Tough Financial Love From My Parents Made Me Richer. A big part of your financial education is what you learn from your parents.A big part of your financial education is what you learn from your parents. A mother living paycheck to paycheck – whose only entertainment is going to the mall on weekends – likely won’t raise you to be a financially responsible adult. I give a lot of credit to my parents for my financial wellbeing. But as a teen, I thought they sucked.

My mother grew up in a family of nine in post-World War II Europe. Times were tough and there was a lingering feeling that another war or recession may hit, so even when she married a successful businessman, she kept her spending in check. “Mend things,” “make do with what you have,” and “save for a rainy day” were her life mottos.

In spite of growing up better off, my father had no help from his parents after high school. Instead, he paid his own way through college. He lost his job when I was 12, and while they still had savings, they acted like it was a real crisis.

My small allowance was just meant to cover school lunches and books. Everything else I wanted, I had to work for.

I envied my friends, who had better clothes and way more stuff than I did. Through high school, if I wanted brand clothes, my parents gave me the money for the generic item. I had to cover the rest. I had to fully fund nights out, movies, and gadgets that I wanted, as well.

So I started working for my things. My mom was a great at referring me to odd jobs. She often sent me to babysit my cousins. And she even talked to my music teacher so that I could have the music room during lunchtime at school to teach piano to younger kids. After school, I tutored a couple of primary school siblings whose parents had talked to my mom about needing someone.

At 17, I left home to go to college and paid for all of my living expenses. Thankfully, I got a scholarship and free tuition. I kept my grades up and never lost a year – that would have meant working to fund 12 more months of student life, and I really didn’t want to do that. I couldn’t afford the luxury of skipping school or getting behind in my classes.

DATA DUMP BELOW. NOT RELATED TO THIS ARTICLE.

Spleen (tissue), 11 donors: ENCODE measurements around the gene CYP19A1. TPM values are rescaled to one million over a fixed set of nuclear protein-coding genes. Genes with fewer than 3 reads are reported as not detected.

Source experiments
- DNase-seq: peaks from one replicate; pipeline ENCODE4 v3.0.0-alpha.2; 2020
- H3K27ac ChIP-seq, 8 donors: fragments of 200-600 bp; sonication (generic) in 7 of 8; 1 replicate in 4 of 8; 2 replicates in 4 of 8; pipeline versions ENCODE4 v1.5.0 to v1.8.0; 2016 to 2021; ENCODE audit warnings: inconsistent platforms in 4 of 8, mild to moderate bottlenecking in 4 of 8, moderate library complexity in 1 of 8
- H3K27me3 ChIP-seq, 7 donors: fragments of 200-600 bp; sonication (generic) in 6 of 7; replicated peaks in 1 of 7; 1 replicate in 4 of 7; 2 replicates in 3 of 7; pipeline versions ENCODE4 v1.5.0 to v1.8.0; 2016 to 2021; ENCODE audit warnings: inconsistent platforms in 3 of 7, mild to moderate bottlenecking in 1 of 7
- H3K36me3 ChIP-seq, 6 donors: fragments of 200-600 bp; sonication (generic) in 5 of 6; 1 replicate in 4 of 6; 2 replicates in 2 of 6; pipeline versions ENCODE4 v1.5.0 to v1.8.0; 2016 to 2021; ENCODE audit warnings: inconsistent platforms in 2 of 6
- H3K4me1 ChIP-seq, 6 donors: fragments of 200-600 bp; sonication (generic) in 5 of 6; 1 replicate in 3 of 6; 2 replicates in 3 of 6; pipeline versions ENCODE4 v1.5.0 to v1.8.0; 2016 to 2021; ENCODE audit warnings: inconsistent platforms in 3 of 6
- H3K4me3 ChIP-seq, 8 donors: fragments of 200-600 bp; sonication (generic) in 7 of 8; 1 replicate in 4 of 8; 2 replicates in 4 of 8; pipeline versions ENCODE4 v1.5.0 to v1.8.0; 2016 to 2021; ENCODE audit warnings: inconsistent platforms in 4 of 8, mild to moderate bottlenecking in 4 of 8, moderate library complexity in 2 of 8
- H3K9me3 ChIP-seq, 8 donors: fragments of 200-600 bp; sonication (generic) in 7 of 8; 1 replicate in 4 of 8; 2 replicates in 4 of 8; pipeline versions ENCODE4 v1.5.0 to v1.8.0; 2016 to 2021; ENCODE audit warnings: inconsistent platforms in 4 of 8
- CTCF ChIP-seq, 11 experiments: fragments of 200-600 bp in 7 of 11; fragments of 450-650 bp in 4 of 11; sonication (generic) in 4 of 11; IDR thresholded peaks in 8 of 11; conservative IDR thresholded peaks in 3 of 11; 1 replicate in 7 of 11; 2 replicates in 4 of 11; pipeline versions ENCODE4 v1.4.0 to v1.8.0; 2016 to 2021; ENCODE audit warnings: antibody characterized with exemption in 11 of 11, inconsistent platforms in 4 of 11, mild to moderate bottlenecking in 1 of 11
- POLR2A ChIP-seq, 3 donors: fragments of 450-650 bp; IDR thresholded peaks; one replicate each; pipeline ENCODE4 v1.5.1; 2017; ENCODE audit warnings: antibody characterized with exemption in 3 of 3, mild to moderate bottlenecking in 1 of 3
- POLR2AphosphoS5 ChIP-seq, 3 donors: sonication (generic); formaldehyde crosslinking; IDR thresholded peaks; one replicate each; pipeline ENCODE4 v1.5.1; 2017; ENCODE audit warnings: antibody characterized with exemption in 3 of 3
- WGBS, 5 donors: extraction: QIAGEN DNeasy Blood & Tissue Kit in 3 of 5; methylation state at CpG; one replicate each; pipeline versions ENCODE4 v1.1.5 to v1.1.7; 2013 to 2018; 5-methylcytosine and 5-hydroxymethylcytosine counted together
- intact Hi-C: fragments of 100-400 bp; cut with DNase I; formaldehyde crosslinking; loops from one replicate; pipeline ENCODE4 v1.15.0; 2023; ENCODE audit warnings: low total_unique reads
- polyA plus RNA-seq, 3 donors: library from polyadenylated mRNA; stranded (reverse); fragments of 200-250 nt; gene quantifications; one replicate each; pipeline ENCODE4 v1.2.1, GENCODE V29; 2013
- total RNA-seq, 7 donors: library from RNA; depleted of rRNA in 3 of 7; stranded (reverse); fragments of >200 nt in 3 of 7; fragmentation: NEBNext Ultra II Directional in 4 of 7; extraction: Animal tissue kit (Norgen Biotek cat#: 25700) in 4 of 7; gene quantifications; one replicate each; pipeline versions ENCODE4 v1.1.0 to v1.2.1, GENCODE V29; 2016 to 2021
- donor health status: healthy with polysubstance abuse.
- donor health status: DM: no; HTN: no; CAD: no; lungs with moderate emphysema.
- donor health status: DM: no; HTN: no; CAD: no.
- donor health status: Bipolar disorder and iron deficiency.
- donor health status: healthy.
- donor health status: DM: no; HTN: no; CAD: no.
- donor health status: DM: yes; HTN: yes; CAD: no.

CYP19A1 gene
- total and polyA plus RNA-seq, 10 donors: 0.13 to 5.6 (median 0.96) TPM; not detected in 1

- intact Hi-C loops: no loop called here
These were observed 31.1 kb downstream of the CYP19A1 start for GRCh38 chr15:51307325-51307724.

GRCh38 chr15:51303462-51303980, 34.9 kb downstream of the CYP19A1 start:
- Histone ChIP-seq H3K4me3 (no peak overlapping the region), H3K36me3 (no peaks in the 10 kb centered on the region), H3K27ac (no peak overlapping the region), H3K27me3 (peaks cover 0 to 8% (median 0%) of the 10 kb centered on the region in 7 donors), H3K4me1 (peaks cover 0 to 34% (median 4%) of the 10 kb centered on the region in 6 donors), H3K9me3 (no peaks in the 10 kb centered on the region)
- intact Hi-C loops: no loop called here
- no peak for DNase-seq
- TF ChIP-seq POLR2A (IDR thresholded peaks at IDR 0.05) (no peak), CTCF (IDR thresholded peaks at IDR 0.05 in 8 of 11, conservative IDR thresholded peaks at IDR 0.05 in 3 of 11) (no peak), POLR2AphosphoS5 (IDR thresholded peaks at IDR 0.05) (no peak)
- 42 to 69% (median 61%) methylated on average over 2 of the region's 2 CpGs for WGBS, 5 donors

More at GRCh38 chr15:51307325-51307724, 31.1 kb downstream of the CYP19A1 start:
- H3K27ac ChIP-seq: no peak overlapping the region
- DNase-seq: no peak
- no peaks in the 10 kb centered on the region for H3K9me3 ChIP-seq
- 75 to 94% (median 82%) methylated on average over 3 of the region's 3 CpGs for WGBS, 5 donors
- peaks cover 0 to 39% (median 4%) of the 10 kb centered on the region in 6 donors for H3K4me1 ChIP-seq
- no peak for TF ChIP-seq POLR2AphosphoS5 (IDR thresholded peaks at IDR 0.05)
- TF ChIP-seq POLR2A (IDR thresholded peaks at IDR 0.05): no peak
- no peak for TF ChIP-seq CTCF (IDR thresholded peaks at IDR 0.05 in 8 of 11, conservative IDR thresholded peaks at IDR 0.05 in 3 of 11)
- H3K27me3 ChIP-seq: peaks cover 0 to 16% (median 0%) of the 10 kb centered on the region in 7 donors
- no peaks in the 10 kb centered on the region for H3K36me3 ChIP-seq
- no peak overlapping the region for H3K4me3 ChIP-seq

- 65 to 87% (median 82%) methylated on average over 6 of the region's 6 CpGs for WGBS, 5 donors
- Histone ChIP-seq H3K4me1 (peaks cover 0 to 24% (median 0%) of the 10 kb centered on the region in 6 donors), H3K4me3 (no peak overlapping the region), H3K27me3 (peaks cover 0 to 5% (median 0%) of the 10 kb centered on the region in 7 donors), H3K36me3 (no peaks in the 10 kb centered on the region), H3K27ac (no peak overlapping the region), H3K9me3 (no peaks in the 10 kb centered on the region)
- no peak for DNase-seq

And I can tell you that when you work hard for stuff, your “needs” shrink like ice under the sun. When your parents write a check, you want to buy the whole shop.

When it took you eight hours of work to afford an $80 pair of jeans, you think twice. Often, you’ll forgo the purchase altogether.

While I sometimes wished that I had it easy like my peers, I’m still glad that I learned the value of hard work early on. I worked through lunchtime during the day and I worked until 7 p.m. every evening. And yet there was still time to study and have fun.

When you build the habit of working from the time you’re a teen, you find the time. If you’re used to watching four hours of TV instead, you feel overwhelmed at the prospect of a part-time job.

I’m grateful for learning that hustling attitude early in life. Sure, it was hard. But now, when I look at people my age whose parents are still partially sponsoring them, I thank mine for their toughness. I resented them back then for making me work so hard, but that work ethic would have been much harder to build in my 30s.

I also think that having a low-paid job is something you should experience in life. It is humbling. It helps you relate to the struggles of waiters, cleaners, and other low-skill workers in a way that you would never understand if you joined a big firm right after graduation.

There is definitely a middle ground between what I went through and treating your kids like disabled adults. If I have kids someday and they need my help, I think I’ll try first to help them live up to their full potential and support themselves. If they really can’t? Then I’ll pitch in.